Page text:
Movie Review – G.I. Joe: Retaliation (2013)

G.I. Joe: Retaliation, 2013.

Directed by Jon M. Chu.
Starring Dwayne Johnson, Bruce Willis, Lee Byung-hun, Adrianne Palicki, D.J. Cotrona, Ray Park, Ray Stevenson, Jonathan Pryce, Elodie Yung, RZA, Joseph Mazzello, Arnold Vosloo, Walton Goggins and Channing Tatum.


When Cobra takes control of the US government and orders G.I. Joe destroyed, a small team of Joes led by Roadblock (Dwayne Johnson) seek help from the original Joe, General Joseph Colton (Bruce Willis), and hatch a plan to win back the White House and defeat the evil terrorist organisation.

I was mildly entertained by the Joes’ first big screen outing in 2009’s G.I. Joe: The Rise of Cobra. I wouldn’t go as far as to say I enjoyed the film, but I enjoyed it as much as possible, considering that Stephen Sommers’ name was on the credits. Sure I thought it had its faults, plenty of them, but in all honesty it never had a chance of living up to the G.I. Joe movie I’d imagined way back in the 80s when I was obsessed with all things “Action Force“, as the G.I. Joe line was known here in the UK. Still, having sat through The Mummy Returns and Van Helsing, I expected little from The Rise of Cobra, and that’s what it delivered.

Despite the franchise getting off to a somewhat shaky start, I was happy to hear that a sequel had been given the green light, and even happier to hear that Sommers was out of the director’s chair. Though I’d never heard of Jon M. Chu before he was announced as director (for some reason I never got around to seeing Step Up 2: The Streets, Step Up 3D and Justin Bieber: Never Say Never), the arrival of the first trailer way back in December 2011 left me somewhat excited – could Chu deliver the G.I. Joe movie I’d be dreaming about all those years ago? The second trailer only added to my anticipation, and then came that shock announcement from Paramount that they’d decided to push G.I. Joe: Retaliation back a whole nine months, just weeks before the film was due to hit cinemas.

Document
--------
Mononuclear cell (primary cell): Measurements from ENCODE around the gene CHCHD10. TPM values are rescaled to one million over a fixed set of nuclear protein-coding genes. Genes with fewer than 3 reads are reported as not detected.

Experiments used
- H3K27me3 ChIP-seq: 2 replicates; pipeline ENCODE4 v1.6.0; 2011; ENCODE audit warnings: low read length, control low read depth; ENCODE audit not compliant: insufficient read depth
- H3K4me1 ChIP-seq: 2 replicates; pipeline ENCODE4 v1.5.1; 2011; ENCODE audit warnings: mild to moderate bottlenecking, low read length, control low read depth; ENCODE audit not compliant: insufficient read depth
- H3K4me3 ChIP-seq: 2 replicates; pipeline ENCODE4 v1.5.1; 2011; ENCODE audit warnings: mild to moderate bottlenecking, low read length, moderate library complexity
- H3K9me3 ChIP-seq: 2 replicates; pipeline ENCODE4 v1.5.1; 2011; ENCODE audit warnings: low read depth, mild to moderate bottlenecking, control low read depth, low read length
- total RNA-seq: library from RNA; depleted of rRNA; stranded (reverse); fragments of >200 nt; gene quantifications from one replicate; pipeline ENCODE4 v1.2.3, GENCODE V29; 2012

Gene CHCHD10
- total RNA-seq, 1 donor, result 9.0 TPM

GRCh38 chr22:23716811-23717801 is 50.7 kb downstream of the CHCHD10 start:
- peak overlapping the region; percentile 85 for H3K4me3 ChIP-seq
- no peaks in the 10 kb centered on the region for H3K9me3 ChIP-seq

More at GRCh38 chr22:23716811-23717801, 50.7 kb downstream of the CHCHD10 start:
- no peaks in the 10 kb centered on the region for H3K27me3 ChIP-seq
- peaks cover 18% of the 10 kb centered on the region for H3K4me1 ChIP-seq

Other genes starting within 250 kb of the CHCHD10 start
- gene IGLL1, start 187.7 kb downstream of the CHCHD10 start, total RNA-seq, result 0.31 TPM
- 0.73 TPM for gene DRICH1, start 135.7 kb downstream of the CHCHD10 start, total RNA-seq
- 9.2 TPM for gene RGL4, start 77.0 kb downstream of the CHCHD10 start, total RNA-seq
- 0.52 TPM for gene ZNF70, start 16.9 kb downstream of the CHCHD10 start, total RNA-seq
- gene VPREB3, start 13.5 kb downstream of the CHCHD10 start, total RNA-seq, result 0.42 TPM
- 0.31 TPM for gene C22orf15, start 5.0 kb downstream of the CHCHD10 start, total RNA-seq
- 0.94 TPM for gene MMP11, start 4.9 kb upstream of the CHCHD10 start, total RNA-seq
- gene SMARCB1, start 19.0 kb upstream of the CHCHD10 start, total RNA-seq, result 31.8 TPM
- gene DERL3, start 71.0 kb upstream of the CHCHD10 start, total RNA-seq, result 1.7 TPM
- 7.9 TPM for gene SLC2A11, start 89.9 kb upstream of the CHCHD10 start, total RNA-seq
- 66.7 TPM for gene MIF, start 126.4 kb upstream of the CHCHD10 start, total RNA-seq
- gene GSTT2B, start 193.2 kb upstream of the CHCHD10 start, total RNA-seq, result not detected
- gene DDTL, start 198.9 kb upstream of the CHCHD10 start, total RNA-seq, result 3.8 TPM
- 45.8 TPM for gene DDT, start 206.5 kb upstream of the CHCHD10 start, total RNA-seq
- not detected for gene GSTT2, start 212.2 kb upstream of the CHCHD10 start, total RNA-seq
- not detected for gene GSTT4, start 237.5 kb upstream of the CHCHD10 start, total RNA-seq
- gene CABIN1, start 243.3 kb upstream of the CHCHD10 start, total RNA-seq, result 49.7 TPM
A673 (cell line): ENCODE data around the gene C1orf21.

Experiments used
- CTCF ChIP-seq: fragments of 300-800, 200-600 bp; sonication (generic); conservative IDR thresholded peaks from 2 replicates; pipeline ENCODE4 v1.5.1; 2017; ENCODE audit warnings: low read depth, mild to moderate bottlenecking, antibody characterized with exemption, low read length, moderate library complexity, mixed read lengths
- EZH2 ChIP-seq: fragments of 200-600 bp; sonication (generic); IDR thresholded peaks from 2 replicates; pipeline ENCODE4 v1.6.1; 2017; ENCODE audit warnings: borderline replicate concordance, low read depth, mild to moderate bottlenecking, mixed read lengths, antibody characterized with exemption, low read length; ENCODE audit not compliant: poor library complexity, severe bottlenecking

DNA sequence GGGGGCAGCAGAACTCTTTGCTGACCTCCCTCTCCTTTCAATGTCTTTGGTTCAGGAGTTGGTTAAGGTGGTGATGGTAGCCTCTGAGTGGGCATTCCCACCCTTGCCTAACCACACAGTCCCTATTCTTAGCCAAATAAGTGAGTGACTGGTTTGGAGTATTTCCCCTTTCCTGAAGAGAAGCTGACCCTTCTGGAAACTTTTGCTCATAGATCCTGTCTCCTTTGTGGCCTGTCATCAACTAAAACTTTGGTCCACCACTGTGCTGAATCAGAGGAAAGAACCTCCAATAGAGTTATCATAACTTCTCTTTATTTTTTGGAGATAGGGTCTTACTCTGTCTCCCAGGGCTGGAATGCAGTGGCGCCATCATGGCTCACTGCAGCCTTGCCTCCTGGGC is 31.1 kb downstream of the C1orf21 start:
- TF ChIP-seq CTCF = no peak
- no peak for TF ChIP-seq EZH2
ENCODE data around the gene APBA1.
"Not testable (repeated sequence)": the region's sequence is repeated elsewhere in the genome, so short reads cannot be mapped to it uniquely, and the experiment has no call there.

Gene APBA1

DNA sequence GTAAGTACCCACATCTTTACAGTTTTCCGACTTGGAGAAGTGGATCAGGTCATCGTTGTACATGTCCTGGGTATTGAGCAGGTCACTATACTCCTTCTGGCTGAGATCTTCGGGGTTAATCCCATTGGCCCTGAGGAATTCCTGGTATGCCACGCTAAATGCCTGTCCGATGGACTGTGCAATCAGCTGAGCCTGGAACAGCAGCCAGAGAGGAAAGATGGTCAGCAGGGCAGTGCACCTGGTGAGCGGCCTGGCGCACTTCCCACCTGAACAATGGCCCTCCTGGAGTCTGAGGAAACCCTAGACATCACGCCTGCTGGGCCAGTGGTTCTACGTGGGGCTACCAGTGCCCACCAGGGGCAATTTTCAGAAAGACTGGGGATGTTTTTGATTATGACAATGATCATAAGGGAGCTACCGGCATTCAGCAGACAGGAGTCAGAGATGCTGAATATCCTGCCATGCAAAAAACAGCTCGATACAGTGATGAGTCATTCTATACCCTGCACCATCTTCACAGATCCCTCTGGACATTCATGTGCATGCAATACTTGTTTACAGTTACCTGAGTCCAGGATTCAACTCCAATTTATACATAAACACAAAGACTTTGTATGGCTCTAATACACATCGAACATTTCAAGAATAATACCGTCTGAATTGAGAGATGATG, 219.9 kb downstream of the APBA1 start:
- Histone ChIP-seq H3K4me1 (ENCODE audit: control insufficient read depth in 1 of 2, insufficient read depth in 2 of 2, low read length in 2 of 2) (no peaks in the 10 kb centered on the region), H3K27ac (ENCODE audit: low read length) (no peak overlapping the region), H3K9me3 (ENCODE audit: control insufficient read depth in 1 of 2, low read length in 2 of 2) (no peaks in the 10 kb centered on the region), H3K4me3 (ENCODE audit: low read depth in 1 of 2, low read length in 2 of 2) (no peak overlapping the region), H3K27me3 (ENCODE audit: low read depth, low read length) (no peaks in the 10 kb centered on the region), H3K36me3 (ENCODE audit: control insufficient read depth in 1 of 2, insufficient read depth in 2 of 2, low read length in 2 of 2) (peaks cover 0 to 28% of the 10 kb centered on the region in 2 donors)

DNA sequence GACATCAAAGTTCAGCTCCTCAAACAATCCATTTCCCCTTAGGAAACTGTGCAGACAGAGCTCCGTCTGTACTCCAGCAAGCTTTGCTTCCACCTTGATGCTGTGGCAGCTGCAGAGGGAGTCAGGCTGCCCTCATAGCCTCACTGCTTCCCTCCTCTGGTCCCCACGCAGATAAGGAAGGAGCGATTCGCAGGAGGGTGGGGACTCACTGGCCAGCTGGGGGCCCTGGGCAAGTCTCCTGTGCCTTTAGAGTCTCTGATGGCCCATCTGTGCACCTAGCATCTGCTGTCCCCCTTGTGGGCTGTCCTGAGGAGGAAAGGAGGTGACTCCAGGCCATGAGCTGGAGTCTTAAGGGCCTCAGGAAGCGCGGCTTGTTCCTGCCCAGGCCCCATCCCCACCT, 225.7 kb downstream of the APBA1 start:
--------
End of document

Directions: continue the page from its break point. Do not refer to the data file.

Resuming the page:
As we all know, a delay like that is never a good sign, regardless of how the studio spins it (in this case, to allow time for a 3D conversion), but in the case of G.I. Joe: Retaliation I think it’s been a good thing, for me at least. You see, if I’d have seen this film last summer when my anticipation levels were through the roof, I’d have been disappointed, whereas now, having had nine months to lower my expectations, I found myself more than mildly entertained. It’s not that G.I. Joe film I imagined as a kid, but it comes a lot closer than G.I. Joe: The Rise of Cobra did, and it’s a shame that Chu didn’t get his hands on the franchise first, as opposed to finding himself saddling with having to follow the events of the first movie.

So then, I’ve waffled on for long enough – what about the film itself? Well, things start off pretty much where The Rise of Cobra left them, with Zartan (Arnold Vosloo) having assumed control of the U.S. government by impersonating the President (Jonathan Pryce), Cobra Commander (formerly Joseph Gordon-Levitt, and now Luke Bracey, with Robert Baker supplying his voice) and Destro (formerly Christopher Eccleston, and now insignificant) incarcerated for their crimes, and Duke (Channing Tatum) in charge of his own field team, having now proven himself worthy of being called a Joe. Storm Shadow (Lee Byung-hun) is back from the dead somehow, while 99% of the G.I. Joe team have gone Absent Without Explanation. Snake Eyes (Ray Park) is still around though, and there are a few new faces including Flint (D.J. Cotrona), Lady Jaye (Adrianne Palicki), Jinx (Elodie Yung) and – most importantly – Duke’s new best buddy Roadblock (Dwayne Johnson), who seems to have had a promotion or two in the years since A Real American Hero.